for release Friday July 02, 2004
by Melodie Davis
Getting Away from the Knitting
My friend had returned from a week camping at the beach. For him camping at the beach describes a perfect vacation: lots of long, lazy days. For me it conjures up sand in my sleeping bag, wet tents, mosquitoes, and no air conditioning.
But he was enthusiastic: “Yeah, it was a lot of work. The work was deciding, um, do I want to lay in the hammock and read a book, or take a nap?”
Earlier in the year business took me from Washington D.C. to San Francisco, non-stop. I chose an aisle seat and studiously brought along three stacks of manuscripts to read for my part-time job editing two papers. I was congratulating myself for being so industrious and sticking to my knitting. Then I got up and took a walk back to the plane’s bathroom.
Glancing out the windows, suddenly I noticed that we were directly over some otherworldly mountain peaks. Were they the Sierra Nevada’s, I wondered, marveling at the brownish scenery below that looked strangely like what I’d imagine the surface of the moon to look like. Suddenly it hit me: I had never seen these mountaintops before—never flew over them. What was I doing reading manuscripts when I could be taking in views I’d never seen?
Since the plane was so empty, I plopped down in a vacant row and for the next half hour pressed my nose against the window. Then I laughed at myself, remembering the description of my own grandfather almost 50 years earlier flying to California on his first and only plane trip. Eighty-four at the time, two of my aunts flew with him and my grandmother. They came back and said, “Dad had his nose pressed to the glass the whole flight!” His trip was remarkable in that in his lifetime, he went from traveling by covered wagon to traveling by jet. As a baby in 1872 he traveled with his family from Missouri, back “east” to Indiana (his father having tired of trying to make it “out west”).
On my own flight west (our family had traveled out west by car, but never by air), I marveled at such a different landscape from the Appalachians, Alleghenies, and Rockies that I had been over numerous times. I wouldn’t call the landscape pretty, just majestic and awe-inspiring in its own way. I spotted a high lake and a dam, rivers, trails, roads, huge cracks in the earth as if left from an earthquake, a fire, and finally a flat valley with farms and more poultry houses than I think I’d ever seen.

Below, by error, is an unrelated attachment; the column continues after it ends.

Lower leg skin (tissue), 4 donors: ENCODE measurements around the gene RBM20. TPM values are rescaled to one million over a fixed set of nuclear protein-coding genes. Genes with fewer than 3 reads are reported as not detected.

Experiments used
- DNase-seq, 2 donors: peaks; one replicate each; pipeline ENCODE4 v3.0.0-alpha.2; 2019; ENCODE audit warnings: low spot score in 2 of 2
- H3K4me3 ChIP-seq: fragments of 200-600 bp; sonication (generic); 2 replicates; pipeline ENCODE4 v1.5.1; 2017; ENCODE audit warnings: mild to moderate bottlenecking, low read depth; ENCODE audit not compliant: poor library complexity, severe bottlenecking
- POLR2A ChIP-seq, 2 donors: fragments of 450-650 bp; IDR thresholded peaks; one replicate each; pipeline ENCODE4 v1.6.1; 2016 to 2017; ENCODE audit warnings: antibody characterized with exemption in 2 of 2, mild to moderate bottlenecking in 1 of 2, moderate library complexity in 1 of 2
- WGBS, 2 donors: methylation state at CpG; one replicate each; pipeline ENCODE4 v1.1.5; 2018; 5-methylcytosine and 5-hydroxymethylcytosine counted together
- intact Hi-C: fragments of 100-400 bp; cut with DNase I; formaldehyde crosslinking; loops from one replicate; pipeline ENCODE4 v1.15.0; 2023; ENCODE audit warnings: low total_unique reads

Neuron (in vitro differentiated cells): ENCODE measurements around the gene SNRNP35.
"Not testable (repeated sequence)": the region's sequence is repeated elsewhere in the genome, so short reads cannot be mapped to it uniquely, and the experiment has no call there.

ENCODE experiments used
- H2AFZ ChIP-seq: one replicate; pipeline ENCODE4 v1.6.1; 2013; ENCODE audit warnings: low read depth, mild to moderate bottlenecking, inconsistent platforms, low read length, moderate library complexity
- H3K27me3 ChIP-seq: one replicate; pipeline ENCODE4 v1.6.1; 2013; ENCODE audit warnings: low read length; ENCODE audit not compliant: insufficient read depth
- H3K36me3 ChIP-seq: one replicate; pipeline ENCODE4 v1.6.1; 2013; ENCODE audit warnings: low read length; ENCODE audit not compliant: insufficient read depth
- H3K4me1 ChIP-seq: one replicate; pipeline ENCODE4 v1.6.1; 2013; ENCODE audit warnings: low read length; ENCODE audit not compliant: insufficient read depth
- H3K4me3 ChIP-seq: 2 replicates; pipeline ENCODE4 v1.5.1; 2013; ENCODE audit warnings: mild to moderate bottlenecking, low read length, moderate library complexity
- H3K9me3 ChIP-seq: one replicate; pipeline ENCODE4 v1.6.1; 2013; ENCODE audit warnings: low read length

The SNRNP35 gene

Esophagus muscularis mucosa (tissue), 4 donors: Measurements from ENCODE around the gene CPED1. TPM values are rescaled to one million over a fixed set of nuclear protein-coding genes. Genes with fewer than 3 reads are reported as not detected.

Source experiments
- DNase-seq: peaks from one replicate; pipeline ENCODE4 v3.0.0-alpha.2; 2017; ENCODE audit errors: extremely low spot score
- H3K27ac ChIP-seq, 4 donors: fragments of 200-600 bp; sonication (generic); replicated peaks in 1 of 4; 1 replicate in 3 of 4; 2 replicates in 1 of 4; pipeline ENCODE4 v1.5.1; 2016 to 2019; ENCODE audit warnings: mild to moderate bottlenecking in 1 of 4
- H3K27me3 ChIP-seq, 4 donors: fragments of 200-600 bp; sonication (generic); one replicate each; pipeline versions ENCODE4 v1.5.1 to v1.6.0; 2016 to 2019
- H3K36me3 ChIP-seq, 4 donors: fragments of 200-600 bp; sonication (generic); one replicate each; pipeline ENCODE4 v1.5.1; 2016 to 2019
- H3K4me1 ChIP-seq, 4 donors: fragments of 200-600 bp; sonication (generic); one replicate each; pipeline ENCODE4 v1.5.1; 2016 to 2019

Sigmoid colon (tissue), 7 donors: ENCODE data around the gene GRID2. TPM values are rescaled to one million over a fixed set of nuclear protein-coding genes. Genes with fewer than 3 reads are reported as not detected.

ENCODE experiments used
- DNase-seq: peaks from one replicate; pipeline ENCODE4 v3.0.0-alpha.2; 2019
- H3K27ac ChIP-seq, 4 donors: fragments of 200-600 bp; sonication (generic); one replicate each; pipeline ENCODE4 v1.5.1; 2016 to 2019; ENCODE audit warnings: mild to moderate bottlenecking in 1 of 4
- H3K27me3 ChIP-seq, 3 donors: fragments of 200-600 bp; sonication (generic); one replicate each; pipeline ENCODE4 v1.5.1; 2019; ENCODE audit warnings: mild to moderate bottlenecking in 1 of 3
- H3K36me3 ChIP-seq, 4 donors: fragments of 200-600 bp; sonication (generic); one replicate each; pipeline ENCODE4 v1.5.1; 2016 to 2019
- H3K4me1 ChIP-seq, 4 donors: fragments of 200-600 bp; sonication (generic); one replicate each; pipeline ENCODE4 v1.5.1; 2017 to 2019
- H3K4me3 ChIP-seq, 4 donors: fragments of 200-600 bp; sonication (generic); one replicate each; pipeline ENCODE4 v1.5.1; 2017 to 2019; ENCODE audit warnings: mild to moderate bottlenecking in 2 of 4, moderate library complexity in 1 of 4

Now, where I’m from in Virginia there are a lot of poultry houses. But California actually rates sixth overall in poultry production in the nation, while Virginia is not even in the top six. (Somehow when you say California, chickens and turkeys are not the first images that come to mind, unless you think of certain groups of people.) Out there the poultry houses were lined up in rows that were 10, 15, or even 20 houses deep. After the poultry region I could see orchards and vegetable crops, irrigation canals, foothills, and finally, the coast.
If I had stuck to my knitting, I would have missed it all.
People are complaining, of course, about the high price of gas this summer and earlier there were reports of people sticking closer to home because of it. But as my husband said, a trip to our closest beach, figuring generously, would only cost about $20 to $30 more this year than last. It’s hard to take your family out to even a half way nice restaurant for $20 to $30, so just cut back on one meal out (or something else) and head to the beach anyway. Gas is about the cheapest thing you encounter on a vacation.
Not that you have to go away to relax in a hammock, read a lazy book, or see new sites. (Like my opening illustrates, one person’s nirvana is another person’s nightmare.)
Our daughter’s friends introduced her to a great hiking trail with a wonderful rock-hopping creek and dashing waterfalls not ten miles from my house. In all my 33 years of living in Virginia (and my husband’s 50) we had never been there, and we do enjoy hiking. Sometimes there are surprises in your backyard or not far from there. Especially when we are at home, we can become so wrapped up in our tasks that we miss the sunset, the rainbow, and the butterfly opening its wings. Many times my children opened my eyes to some natural beauty around me.
So this summer, don’t keep your nose to the grindstone: try pressing it to the window of your car, a plane, or viewing the backyard. May you discover times of refreshment on vacation or even just a half hour of loafing at the end of a workday.
Write to: Melodie Davis, Another Way c/o Name\Address of YOUR newspaper; or e-mail: Melodie@mennomedia.org.
You can also visit Another Way on the Web at www.thirdway.com.
Melodie Davis is the author of seven books and has written her column since 1987. She taught feature writing and has won awards from the National Federation of Press Women, Virginia Press Women and the American Advertising Association. She and her husband have three daughters.
NOTES TO EDITORS: text = 817 words; end material = 105 words
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